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Europe, Norway

Skagerrak Strait, Scandinavian Peninsula, valley communities, Queen Maud Land, Svalbard archipelago

Norway, officially Kingdom of Norway (Norwegian Kongeriket Norge), constitutional monarchy in northern Europe. A long and mostly narrow country, Norway occupies the western portion of the Scandinavian Peninsula. Norway’s extensive coastline is washed on three sides by seas. To the north is the Barents Sea, an arm of the Arctic Ocean; to the west is the Norwegian Sea; and to the south are Skagerrak Strait, which separates Norway from Denmark, and the North Sea. Norway shares a long eastern border with Sweden, and in the far northeast Norway shares a frontier with Russia and Finland. Norway has a land area of 385,639 sq km (148,896 sq mi). Oslo, in the south, is Norway’s capital and largest city.

Norway has several overseas possessions. In the Arctic Ocean is the Svalbard archipelago, a group of nine islands, and Jan Mayen, a volcanic island northeast of Iceland. Norway’s possessions also include Bouvet Island, an uninhabited island in the South Atlantic Ocean; Peter I Island, off Antarctica; and the portion of Antarctica known as Queen Maud Land, which lies between longitude 20° west and 45° east.

Norway is a land of pine-topped mountain ranges, valleys gouged out by glaciers, and narrow deep-sided inlets from the sea known as fjords. A line of offshore islands called the skerry guard shields the coastline and forms a protected inland waterway. Norway’s name, which means “northern way,” reflects the importance of this waterway in linking the many small fjord and valley communities that are otherwise separated by rugged terrain. Norway is sometimes called the Land of the Midnight Sun. One-third of Norway lies north of the Arctic Circle, where there is almost continuous daylight from May through July. In midwinter the far north is dark almost all of the time.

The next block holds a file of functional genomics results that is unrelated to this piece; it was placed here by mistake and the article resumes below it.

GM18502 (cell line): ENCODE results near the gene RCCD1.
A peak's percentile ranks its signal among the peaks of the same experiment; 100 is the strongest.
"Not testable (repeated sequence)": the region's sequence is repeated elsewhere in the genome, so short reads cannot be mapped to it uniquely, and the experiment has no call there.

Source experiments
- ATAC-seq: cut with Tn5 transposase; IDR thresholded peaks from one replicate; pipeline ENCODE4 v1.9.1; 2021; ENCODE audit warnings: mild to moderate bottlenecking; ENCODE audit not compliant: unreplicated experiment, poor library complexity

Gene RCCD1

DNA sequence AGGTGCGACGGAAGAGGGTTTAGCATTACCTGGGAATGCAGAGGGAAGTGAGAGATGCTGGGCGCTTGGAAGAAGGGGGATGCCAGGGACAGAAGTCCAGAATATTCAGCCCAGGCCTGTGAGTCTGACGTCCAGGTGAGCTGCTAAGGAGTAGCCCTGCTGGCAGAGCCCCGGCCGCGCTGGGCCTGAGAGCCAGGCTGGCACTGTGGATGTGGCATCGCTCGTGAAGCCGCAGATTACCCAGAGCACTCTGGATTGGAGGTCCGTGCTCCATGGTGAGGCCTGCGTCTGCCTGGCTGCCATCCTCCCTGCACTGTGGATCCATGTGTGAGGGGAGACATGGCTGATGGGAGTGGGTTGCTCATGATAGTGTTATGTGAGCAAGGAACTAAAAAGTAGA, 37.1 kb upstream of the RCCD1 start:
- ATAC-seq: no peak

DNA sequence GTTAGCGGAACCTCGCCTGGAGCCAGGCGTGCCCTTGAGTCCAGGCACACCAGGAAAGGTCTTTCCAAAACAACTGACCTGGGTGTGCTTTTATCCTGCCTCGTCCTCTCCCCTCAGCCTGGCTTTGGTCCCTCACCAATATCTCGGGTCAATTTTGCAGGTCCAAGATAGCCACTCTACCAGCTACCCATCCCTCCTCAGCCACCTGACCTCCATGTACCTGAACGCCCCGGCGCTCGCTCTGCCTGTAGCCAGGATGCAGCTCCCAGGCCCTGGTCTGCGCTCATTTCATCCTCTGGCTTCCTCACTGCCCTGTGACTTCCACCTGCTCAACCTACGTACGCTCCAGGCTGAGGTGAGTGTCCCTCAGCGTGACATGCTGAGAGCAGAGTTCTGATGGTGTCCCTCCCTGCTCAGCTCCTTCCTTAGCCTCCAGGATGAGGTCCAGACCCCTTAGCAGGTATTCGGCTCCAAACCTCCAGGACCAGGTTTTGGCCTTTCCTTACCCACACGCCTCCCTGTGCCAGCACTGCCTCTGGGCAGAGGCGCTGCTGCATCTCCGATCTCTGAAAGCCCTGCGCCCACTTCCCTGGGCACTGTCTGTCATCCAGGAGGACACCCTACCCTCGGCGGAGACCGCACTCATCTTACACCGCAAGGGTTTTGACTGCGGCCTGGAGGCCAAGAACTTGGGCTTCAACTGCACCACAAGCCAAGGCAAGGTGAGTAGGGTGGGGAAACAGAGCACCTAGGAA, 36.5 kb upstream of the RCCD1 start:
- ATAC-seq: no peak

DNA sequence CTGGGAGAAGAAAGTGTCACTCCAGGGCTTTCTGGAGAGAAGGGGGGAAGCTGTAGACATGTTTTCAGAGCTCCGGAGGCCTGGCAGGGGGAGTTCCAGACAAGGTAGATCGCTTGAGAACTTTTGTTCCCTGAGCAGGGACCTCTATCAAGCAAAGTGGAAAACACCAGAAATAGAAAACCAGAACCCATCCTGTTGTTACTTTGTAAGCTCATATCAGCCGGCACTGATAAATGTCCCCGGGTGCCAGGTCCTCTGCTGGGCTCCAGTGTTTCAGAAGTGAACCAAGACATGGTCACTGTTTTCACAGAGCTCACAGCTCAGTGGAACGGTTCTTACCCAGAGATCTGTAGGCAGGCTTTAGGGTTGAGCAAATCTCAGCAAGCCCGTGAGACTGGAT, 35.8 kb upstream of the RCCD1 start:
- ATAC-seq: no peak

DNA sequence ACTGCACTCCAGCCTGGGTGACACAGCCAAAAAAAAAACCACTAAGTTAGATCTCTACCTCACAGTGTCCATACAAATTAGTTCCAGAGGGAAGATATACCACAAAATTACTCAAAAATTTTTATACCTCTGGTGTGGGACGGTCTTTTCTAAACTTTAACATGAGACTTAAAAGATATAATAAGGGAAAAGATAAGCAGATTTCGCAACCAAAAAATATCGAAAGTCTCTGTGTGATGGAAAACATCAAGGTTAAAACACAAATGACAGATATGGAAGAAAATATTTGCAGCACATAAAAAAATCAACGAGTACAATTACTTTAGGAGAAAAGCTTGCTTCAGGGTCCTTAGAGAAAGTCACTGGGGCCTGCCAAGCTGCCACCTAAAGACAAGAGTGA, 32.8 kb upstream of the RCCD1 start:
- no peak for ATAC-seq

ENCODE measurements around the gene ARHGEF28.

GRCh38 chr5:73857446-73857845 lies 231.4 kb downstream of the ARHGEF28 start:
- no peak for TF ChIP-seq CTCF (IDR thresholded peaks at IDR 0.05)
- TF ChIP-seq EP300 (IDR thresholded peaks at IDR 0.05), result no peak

Today, as in the past, most of Norway’s people live along the shores of the fjords in the south. For many centuries, as fishers and traders, they lived off the sea. It was from Norway’s coast that the Vikings—skilled sailors who built a vast maritime trading network—ventured across the Atlantic Ocean to Iceland, later becoming the first Europeans to reach Greenland and North America toward the end of the 10th century. The lure of the sea has remained strong into modern times. Norway retains a sizable fishing industry and its merchant marine fleet is one of the world’s largest. The discovery of vast reserves of petroleum and natural gas in Norway’s portion of the North Sea during the late 20th century has brought a new source of prosperity to the country.

The first unified Norwegian kingdom emerged in the 9th century AD. In 1397 Norway became a province of Denmark and was dominated by that country until 1814, when Denmark ceded Norway to Sweden. A surge of nationalist sentiment in Norway in the 19th century led to the dissolution of the union with Sweden. Norway became an independent nation in 1905, with a constitutional monarch as head of state and a democratically elected government.

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